>99% Accuracy in Non-Biopsy Diagnosis of Celiac Disease

Another large study (KJ Werkstetter et al. Gastroenterol 2017; 153: 924-35) shows a high accuracy of diagnosing celiac disease (CD) without a biopsy when very high celiac titers are identified in symptomatic patients. A previous study (n=898) this year also showed similar findings: The Non-Biopsy Diagnosis of Pediatric Celiac Disease

The current study (2001-2014) identified 743 consecutive pediatric patients with positive celiac serology (TTG-IgA). Key findings:

  • If TTG-IgA was higher than 10-fold the upper limit of normal and a separate sample tested positive for endomysial antibodies, then non-biopsy approach had a positive predictive value >99.6%.  The authors utilized a variety of TTG-IgA assays.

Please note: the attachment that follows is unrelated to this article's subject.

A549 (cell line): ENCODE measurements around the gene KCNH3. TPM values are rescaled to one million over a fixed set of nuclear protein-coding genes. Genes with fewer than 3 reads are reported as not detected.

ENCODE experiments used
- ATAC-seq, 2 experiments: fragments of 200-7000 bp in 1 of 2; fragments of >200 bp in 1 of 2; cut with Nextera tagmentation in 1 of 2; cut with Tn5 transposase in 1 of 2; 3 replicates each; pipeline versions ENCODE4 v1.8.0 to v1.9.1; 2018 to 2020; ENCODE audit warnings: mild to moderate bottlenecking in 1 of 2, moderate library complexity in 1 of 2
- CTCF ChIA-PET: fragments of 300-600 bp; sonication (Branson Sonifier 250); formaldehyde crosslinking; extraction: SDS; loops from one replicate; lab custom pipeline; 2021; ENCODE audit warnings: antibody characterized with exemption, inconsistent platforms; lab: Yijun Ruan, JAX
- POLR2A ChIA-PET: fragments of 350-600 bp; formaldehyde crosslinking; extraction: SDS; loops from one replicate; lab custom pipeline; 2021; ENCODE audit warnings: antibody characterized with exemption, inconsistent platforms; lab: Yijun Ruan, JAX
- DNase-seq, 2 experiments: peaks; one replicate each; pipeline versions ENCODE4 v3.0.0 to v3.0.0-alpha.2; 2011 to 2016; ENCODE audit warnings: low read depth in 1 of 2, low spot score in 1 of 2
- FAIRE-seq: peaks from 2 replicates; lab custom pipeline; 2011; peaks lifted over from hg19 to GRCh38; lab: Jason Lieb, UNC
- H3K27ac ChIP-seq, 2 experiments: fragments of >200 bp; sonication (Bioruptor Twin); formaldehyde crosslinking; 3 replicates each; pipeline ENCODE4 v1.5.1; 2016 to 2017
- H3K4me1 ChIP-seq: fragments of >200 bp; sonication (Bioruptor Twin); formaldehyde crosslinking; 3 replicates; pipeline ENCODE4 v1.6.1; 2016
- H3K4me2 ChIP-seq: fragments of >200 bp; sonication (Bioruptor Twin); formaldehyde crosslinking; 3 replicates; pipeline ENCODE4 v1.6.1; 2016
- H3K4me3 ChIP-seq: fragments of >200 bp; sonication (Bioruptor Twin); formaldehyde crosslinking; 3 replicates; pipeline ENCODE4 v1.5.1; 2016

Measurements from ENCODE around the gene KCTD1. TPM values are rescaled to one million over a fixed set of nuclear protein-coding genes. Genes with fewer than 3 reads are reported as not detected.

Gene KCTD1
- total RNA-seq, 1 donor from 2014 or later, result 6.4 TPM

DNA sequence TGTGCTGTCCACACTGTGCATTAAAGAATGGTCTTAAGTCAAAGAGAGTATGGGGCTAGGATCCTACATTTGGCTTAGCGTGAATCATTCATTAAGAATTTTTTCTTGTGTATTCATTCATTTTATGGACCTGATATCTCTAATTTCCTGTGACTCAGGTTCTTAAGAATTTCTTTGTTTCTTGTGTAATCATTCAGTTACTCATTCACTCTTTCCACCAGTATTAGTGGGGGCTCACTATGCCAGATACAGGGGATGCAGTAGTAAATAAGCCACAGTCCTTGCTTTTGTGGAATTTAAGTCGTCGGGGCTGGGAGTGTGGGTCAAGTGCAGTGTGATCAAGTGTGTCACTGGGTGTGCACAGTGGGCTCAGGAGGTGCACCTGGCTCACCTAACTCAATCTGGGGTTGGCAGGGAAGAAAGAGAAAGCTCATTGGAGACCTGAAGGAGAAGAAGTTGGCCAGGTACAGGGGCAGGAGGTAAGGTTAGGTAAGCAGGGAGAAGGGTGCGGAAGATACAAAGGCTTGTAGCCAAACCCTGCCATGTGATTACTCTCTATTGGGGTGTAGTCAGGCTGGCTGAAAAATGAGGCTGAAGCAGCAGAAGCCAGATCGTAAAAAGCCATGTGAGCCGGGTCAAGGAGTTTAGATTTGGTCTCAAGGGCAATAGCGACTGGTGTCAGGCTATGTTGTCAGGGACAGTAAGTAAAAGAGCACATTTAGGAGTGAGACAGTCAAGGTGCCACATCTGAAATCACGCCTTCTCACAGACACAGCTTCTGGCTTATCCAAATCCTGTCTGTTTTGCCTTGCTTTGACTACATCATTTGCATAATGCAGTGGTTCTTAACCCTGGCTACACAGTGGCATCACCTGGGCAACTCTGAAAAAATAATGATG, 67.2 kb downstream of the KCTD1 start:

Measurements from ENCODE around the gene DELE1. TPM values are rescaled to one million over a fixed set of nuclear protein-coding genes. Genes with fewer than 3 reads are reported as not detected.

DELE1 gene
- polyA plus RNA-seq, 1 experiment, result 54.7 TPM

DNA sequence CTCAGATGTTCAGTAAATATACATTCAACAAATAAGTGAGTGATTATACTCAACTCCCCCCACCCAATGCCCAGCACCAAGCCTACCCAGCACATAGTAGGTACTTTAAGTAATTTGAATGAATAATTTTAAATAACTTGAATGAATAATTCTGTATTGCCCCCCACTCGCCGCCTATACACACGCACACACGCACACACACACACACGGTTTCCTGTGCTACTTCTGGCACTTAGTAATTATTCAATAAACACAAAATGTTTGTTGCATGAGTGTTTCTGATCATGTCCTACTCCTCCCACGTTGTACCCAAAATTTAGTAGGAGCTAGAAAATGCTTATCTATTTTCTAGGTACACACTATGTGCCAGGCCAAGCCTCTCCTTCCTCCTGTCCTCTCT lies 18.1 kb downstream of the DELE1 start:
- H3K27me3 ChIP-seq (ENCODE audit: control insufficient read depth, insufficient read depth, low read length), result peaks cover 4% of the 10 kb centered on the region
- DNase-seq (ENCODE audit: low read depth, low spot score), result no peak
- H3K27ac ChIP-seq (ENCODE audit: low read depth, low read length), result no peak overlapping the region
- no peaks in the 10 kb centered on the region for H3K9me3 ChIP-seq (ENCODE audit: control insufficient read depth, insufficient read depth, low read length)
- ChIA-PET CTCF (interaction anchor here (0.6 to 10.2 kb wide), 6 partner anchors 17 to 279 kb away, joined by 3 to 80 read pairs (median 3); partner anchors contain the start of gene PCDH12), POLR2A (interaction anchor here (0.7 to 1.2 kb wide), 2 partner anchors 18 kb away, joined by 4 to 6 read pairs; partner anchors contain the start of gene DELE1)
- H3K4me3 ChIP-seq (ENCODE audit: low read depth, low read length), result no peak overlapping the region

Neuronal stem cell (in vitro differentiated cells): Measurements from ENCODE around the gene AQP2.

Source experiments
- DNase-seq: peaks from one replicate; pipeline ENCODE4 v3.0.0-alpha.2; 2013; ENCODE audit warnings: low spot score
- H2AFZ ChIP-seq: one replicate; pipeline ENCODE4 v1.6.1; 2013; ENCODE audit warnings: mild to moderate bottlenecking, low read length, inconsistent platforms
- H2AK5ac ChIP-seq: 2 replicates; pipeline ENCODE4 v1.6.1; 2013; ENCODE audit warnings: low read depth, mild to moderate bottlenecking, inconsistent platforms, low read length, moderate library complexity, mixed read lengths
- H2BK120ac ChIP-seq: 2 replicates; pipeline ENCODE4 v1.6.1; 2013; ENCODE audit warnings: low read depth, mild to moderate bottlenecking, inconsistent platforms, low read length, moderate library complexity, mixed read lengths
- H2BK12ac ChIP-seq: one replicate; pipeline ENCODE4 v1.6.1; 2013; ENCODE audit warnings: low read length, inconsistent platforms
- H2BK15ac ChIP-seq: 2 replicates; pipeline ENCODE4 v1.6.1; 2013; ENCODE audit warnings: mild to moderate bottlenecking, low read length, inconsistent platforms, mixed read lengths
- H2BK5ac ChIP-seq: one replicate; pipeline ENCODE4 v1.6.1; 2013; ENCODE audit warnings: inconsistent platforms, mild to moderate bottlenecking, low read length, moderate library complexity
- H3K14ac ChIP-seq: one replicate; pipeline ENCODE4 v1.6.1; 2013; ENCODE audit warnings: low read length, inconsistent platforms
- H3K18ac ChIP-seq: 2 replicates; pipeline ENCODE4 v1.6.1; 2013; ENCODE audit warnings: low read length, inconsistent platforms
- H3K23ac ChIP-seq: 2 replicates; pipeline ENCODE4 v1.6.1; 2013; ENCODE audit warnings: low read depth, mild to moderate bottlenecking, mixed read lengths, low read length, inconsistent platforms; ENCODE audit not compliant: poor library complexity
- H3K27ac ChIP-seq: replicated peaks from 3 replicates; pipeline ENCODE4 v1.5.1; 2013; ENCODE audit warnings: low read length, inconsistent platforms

• The authors noted that HLA-DQ2/DQ8 typing did not improve the accuracy of CD diagnosis.  “Negative results for HLA-DQ2/DQ8 in patients with TGA or EMA positivity are most likely false negative …or due to very rare risk-allele combinations not recognized by the test systems.”
  • “At least 50% of affected children in clinical practice will benefit from this nonbiopsy approach, which reduces burden and risks of endoscopy and anesthesia” and is more cost-effective.

The authors’ conclusion: “allowing omission of biopsies enables a correct diagnosis of CD in symptomatic children if TTG-IgA exceed 10xULN and positive EMA-IgA confirms celiac disease autoimmunity in a second blood sample. If one of these criteria is not fulfilled, biopsy should be performed to confirm the diagnosis.”

My take: This study provides convincing data that CD diagnosis does NOT require an intestinal biopsy under specific conditions.

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